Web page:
Diagnosticity and Prototypicality in Category Learning: A Comparison of Inference Learning and Classification Learning

Seth Chin-Parker, Brian H Ross

Research output: Contribution to journalArticlepeer-review

Abstract

Category knowledge allows for both the determination of category membership and an understanding of what the members of a category are like. Diagnostic information is used to determine category membership; prototypical information reflects the most likely features given category membership. Two experiments examined 2 means of category learning, classification and inference learning, in terms of sensitivity to diagnostic and prototypical information. Classification learners were highly sensitive to diagnostic features but not sensitive to nondiagnostic, but prototypical, features. Inference learners were less sensitive to the diagnostic features than were classification learners and were also sensitive to the nondiagnostic, prototypical, features. Discussion focuses on aspects of the 2 learning tasks that might lead to this differential sensitivity and the implications for learning real-world categories.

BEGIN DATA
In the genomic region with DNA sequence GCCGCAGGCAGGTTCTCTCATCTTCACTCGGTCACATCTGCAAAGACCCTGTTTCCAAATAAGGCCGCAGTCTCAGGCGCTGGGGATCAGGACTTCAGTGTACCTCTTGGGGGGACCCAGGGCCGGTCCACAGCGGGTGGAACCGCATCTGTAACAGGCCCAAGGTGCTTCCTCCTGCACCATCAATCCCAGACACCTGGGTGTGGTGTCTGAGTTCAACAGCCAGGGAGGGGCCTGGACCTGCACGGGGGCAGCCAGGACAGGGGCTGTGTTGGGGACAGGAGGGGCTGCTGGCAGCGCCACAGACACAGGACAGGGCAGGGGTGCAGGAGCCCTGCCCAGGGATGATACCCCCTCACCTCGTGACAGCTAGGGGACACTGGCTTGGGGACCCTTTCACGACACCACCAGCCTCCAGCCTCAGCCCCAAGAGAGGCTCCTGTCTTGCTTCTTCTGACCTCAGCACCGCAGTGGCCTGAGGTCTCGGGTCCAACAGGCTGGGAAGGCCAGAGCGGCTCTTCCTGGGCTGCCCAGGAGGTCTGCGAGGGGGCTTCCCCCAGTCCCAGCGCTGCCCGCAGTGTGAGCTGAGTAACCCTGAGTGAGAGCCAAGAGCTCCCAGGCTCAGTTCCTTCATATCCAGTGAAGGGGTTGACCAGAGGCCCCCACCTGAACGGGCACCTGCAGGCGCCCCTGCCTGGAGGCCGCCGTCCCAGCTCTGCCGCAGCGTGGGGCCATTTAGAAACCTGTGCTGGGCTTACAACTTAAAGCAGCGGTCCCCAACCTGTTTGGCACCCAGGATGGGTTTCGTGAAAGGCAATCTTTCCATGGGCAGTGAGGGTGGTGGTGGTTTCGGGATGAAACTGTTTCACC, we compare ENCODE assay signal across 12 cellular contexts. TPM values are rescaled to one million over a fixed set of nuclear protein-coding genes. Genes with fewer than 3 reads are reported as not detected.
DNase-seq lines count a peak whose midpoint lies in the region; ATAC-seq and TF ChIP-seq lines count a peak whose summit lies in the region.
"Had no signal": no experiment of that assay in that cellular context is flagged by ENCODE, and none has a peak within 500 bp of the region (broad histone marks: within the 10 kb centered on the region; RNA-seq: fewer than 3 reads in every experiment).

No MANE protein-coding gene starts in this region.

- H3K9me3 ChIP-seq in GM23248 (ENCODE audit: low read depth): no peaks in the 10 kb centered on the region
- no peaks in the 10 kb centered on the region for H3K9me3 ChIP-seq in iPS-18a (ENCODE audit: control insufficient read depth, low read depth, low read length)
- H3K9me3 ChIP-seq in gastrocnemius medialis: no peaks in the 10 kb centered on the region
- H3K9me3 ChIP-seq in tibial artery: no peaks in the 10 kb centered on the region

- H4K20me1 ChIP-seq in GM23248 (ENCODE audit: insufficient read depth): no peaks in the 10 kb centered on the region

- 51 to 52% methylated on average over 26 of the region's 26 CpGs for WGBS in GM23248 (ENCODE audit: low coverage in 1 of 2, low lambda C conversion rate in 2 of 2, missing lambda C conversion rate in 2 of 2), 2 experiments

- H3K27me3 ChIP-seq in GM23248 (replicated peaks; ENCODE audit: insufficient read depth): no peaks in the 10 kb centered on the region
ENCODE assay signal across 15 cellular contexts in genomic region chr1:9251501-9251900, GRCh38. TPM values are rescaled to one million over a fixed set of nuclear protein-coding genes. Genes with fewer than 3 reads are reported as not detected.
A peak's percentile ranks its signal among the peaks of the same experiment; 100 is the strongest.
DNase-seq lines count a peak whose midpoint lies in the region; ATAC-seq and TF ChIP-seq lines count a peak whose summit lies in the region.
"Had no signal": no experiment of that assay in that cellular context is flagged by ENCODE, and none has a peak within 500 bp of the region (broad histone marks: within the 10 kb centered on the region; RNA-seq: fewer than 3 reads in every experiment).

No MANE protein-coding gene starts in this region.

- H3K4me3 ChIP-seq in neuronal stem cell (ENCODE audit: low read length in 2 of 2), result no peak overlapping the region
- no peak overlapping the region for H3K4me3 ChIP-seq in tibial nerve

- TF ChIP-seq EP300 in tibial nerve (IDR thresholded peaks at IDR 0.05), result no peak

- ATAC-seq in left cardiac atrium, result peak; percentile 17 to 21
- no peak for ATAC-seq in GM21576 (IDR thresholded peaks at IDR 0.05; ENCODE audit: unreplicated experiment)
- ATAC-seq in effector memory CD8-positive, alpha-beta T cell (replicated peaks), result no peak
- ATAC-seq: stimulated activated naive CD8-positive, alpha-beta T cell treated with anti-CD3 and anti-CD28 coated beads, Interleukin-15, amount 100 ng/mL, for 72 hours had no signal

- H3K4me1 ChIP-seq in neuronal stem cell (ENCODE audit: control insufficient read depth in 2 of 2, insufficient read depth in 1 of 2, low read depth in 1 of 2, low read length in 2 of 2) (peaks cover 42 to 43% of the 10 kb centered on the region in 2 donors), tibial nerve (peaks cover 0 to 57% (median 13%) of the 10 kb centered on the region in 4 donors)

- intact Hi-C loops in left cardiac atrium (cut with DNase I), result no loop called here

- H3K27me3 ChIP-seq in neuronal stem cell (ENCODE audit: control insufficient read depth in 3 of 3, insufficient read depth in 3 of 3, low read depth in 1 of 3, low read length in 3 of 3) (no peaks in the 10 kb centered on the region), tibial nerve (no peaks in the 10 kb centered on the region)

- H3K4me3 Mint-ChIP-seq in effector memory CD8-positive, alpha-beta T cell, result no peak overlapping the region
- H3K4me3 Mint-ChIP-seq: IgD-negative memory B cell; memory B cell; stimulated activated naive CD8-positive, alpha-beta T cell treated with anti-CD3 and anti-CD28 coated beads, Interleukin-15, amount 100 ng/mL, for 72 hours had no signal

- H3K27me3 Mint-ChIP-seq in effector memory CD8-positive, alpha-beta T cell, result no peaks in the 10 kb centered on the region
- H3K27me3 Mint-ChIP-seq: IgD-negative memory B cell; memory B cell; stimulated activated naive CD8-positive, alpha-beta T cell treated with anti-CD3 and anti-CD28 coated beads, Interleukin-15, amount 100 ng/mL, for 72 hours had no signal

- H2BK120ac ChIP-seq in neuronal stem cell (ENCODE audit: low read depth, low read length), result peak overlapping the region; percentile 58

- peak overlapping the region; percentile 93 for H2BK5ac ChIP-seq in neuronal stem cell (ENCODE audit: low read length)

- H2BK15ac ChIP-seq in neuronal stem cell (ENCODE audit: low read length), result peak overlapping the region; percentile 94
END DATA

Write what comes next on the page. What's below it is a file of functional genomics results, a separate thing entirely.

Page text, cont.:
Original languageEnglish (US)
Pages (from-to)216-226
Number of pages11
JournalJournal of Experimental Psychology: Learning Memory and Cognition
Volume30
Issue number1
DOIs
StatePublished - Jan 1 2004

ASJC Scopus subject areas

  • Experimental and Cognitive Psychology
  • Language and Linguistics
  • Linguistics and Language

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